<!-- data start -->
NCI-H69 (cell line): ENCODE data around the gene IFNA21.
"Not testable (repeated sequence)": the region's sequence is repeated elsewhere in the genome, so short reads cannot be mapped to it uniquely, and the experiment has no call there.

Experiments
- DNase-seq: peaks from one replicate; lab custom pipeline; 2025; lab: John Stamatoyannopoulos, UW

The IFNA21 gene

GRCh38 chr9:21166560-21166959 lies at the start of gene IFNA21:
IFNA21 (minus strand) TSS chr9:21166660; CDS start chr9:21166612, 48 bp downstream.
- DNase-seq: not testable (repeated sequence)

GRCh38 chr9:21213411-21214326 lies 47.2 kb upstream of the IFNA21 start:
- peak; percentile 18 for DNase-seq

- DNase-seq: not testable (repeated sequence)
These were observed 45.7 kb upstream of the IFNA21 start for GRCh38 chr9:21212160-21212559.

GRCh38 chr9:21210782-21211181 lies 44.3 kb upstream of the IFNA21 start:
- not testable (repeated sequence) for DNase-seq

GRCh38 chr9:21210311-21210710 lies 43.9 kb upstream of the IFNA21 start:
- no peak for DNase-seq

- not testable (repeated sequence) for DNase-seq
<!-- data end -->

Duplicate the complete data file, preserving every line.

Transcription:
NCI-H69 (cell line): ENCODE data around the gene IFNA21.
"Not testable (repeated sequence)": the region's sequence is repeated elsewhere in the genome, so short reads cannot be mapped to it uniquely, and the experiment has no call there.

Experiments
- DNase-seq: peaks from one replicate; lab custom pipeline; 2025; lab: John Stamatoyannopoulos, UW

The IFNA21 gene

GRCh38 chr9:21166560-21166959 lies at the start of gene IFNA21:
IFNA21 (minus strand) TSS chr9:21166660; CDS start chr9:21166612, 48 bp downstream.
- DNase-seq: not testable (repeated sequence)

GRCh38 chr9:21213411-21214326 lies 47.2 kb upstream of the IFNA21 start:
- peak; percentile 18 for DNase-seq

- DNase-seq: not testable (repeated sequence)
These were observed 45.7 kb upstream of the IFNA21 start for GRCh38 chr9:21212160-21212559.

GRCh38 chr9:21210782-21211181 lies 44.3 kb upstream of the IFNA21 start:
- not testable (repeated sequence) for DNase-seq

GRCh38 chr9:21210311-21210710 lies 43.9 kb upstream of the IFNA21 start:
- no peak for DNase-seq

- not testable (repeated sequence) for DNase-seq